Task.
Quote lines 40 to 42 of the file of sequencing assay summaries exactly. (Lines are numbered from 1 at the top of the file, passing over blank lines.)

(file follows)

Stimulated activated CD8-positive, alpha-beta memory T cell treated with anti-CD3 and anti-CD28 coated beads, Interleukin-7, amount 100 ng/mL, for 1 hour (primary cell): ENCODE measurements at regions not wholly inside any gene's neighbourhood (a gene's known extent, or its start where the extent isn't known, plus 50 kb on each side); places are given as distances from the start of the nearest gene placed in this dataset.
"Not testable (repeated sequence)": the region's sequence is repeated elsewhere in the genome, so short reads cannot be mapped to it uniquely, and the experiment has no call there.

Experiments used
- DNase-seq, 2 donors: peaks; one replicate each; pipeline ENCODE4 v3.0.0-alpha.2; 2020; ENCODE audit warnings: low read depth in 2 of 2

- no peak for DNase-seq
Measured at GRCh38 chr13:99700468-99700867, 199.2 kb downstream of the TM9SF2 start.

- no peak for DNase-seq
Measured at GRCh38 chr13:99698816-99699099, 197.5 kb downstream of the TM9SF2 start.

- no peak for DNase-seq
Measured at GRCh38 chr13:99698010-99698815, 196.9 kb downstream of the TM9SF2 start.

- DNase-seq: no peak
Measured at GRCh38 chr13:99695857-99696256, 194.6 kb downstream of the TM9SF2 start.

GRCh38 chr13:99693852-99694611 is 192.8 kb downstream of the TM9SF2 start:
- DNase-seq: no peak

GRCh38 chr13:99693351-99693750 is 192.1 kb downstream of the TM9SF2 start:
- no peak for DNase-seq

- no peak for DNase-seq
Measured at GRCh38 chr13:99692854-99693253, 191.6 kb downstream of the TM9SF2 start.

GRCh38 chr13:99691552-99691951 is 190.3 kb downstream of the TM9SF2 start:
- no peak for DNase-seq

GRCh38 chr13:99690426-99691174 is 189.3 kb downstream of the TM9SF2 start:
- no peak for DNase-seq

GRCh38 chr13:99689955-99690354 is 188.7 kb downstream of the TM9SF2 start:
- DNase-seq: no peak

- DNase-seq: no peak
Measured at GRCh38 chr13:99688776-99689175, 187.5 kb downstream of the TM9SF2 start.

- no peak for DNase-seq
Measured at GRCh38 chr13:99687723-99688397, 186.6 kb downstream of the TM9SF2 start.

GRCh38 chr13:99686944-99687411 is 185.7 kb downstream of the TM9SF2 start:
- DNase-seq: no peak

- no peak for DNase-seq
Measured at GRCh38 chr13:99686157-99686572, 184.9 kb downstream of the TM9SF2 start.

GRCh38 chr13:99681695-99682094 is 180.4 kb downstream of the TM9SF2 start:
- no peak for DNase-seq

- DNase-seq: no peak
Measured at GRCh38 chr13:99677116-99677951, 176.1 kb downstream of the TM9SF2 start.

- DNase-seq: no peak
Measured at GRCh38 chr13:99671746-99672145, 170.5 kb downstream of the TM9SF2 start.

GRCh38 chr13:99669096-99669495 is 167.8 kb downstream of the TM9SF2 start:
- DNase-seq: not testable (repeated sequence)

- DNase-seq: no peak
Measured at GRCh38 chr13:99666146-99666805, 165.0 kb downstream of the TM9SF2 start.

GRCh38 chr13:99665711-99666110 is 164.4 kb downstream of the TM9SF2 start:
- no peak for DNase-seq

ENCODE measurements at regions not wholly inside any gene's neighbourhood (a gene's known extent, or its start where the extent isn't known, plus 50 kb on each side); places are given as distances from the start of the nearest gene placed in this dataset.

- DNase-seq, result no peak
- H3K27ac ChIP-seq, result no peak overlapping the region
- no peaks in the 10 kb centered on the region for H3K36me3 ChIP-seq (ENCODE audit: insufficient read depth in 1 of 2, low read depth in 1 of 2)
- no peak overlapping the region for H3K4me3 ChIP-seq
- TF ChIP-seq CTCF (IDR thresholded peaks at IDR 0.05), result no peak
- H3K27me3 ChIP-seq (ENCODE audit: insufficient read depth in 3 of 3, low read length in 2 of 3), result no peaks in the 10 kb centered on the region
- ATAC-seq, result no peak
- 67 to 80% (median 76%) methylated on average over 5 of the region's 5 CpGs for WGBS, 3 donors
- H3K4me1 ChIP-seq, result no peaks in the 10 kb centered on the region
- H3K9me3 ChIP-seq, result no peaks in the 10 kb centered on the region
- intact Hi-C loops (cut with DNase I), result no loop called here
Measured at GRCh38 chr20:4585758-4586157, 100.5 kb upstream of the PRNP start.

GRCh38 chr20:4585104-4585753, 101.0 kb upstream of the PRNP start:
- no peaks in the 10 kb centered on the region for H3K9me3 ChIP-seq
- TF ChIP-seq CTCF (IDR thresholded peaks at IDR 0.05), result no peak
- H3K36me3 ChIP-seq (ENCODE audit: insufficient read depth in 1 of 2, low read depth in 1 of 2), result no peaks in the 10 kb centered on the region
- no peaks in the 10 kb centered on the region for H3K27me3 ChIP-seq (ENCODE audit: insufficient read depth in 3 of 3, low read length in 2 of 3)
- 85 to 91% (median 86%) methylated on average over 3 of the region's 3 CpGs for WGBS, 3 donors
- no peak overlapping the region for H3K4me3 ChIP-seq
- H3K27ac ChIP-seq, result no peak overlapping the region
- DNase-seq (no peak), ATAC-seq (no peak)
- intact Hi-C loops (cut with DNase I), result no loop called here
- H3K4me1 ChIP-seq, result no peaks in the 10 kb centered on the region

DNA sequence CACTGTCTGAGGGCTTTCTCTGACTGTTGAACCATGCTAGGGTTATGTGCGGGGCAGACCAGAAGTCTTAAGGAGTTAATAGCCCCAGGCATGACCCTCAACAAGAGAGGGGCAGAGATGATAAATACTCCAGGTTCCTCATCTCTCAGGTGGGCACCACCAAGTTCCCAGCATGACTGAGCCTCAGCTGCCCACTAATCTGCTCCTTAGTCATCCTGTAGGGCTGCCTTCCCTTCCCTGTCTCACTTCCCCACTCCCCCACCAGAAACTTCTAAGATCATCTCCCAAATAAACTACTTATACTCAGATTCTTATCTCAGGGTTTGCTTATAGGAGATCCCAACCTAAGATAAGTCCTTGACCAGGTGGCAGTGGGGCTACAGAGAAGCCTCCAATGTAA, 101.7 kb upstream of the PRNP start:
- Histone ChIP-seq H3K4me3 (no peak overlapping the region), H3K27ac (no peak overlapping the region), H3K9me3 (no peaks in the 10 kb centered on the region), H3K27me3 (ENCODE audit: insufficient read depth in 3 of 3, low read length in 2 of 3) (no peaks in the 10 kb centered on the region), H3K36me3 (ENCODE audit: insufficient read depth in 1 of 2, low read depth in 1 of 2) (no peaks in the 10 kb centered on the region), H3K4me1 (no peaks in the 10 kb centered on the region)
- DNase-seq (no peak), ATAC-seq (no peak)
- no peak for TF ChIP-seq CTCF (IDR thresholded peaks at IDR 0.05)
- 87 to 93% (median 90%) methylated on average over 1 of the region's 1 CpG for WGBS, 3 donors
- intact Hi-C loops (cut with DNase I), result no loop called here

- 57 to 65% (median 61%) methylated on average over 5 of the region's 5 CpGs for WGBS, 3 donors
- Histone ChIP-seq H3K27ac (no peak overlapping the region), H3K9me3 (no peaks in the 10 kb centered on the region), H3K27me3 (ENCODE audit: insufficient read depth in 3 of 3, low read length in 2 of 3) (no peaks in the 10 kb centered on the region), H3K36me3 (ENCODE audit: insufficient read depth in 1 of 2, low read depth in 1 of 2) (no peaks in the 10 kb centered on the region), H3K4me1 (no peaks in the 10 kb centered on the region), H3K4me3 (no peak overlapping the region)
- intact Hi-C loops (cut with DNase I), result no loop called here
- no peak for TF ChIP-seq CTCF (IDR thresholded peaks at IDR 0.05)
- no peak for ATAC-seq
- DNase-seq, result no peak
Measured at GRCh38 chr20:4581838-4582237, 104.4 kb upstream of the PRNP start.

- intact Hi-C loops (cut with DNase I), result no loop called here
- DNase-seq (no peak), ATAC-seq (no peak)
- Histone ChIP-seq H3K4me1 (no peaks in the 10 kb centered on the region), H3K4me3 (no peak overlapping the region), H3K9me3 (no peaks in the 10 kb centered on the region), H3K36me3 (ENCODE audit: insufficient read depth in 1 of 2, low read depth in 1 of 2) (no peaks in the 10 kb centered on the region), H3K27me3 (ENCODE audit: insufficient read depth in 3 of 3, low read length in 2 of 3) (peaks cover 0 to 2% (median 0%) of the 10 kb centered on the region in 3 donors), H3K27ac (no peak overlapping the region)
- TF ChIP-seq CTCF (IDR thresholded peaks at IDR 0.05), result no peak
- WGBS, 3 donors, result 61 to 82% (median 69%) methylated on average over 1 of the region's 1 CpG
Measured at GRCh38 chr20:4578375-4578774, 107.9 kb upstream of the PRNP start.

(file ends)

- DNase-seq: not testable (repeated sequence)

- DNase-seq: no peak
Measured at GRCh38 chr13:99666146-99666805, 165.0 kb downstream of the TM9SF2 start.